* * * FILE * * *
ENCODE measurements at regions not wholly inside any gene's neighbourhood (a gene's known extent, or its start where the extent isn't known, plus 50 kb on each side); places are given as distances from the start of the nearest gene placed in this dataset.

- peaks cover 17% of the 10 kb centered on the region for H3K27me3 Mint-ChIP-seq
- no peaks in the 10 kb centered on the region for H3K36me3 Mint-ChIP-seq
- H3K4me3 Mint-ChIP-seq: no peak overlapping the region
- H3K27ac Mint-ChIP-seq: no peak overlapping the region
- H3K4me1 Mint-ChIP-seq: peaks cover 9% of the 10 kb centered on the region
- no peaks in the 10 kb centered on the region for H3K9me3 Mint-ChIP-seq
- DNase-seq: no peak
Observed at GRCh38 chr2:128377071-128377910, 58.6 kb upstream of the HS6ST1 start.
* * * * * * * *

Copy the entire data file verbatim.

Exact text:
ENCODE measurements at regions not wholly inside any gene's neighbourhood (a gene's known extent, or its start where the extent isn't known, plus 50 kb on each side); places are given as distances from the start of the nearest gene placed in this dataset.

- peaks cover 17% of the 10 kb centered on the region for H3K27me3 Mint-ChIP-seq
- no peaks in the 10 kb centered on the region for H3K36me3 Mint-ChIP-seq
- H3K4me3 Mint-ChIP-seq: no peak overlapping the region
- H3K27ac Mint-ChIP-seq: no peak overlapping the region
- H3K4me1 Mint-ChIP-seq: peaks cover 9% of the 10 kb centered on the region
- no peaks in the 10 kb centered on the region for H3K9me3 Mint-ChIP-seq
- DNase-seq: no peak
Observed at GRCh38 chr2:128377071-128377910, 58.6 kb upstream of the HS6ST1 start.